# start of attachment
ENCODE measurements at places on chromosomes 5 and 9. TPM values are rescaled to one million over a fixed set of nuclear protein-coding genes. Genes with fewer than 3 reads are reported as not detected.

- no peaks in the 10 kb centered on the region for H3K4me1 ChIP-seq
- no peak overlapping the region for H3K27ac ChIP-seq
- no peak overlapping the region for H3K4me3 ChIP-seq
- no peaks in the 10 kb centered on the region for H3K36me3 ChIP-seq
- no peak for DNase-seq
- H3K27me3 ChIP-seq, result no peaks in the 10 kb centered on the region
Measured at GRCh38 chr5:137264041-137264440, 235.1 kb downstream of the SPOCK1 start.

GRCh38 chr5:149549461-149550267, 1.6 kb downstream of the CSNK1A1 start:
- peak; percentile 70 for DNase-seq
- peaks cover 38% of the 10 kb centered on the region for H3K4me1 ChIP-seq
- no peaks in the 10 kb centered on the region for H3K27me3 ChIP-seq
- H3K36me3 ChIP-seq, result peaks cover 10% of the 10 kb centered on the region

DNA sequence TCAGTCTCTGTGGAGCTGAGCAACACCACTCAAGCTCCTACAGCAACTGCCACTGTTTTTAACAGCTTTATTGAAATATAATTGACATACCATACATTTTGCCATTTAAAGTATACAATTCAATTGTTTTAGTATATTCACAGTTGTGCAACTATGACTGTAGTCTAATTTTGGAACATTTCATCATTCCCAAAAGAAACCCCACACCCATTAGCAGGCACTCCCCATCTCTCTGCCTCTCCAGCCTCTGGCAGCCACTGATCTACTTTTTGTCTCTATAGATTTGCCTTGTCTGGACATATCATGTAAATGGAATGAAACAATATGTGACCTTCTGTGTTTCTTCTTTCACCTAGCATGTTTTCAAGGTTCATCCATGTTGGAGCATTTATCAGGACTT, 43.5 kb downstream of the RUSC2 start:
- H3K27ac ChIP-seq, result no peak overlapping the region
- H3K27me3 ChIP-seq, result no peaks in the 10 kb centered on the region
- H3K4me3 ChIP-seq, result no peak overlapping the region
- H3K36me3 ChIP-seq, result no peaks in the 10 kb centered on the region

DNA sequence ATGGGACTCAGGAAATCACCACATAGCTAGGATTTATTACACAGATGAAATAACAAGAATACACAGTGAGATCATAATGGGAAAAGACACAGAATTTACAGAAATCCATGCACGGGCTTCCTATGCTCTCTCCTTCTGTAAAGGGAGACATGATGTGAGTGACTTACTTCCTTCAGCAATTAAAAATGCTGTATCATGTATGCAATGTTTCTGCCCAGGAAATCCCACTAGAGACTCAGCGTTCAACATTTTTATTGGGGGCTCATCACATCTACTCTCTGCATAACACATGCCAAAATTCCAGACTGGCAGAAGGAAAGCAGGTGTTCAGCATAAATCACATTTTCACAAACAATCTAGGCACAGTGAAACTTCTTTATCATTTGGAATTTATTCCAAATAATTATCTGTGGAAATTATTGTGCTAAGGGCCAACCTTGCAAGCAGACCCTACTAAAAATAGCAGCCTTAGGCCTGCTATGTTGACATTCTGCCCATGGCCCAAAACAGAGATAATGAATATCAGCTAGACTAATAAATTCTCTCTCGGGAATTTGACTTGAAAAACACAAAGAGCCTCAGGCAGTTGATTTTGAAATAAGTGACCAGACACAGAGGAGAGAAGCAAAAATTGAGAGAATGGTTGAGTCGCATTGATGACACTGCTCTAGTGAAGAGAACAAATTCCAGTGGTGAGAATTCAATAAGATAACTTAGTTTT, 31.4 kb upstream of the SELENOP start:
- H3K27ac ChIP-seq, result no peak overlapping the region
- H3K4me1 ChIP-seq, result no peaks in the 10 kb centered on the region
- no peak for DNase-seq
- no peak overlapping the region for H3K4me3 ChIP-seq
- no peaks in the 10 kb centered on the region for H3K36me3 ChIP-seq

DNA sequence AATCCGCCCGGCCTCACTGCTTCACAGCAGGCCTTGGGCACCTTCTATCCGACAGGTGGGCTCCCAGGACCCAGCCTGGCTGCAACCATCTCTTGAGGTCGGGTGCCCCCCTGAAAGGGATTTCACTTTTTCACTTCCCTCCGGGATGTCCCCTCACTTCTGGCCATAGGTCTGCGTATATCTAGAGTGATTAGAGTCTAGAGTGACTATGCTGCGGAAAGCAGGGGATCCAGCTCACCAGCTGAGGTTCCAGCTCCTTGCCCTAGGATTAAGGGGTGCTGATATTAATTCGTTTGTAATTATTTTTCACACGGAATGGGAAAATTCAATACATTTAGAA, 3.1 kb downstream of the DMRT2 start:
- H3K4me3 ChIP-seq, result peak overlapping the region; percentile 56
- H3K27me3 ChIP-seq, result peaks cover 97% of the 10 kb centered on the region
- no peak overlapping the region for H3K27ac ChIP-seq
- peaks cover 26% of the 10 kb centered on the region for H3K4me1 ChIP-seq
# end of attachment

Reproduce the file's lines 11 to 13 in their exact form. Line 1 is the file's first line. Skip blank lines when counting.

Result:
- peaks cover 38% of the 10 kb centered on the region for H3K4me1 ChIP-seq
- no peaks in the 10 kb centered on the region for H3K27me3 ChIP-seq
- H3K36me3 ChIP-seq, result peaks cover 10% of the 10 kb centered on the region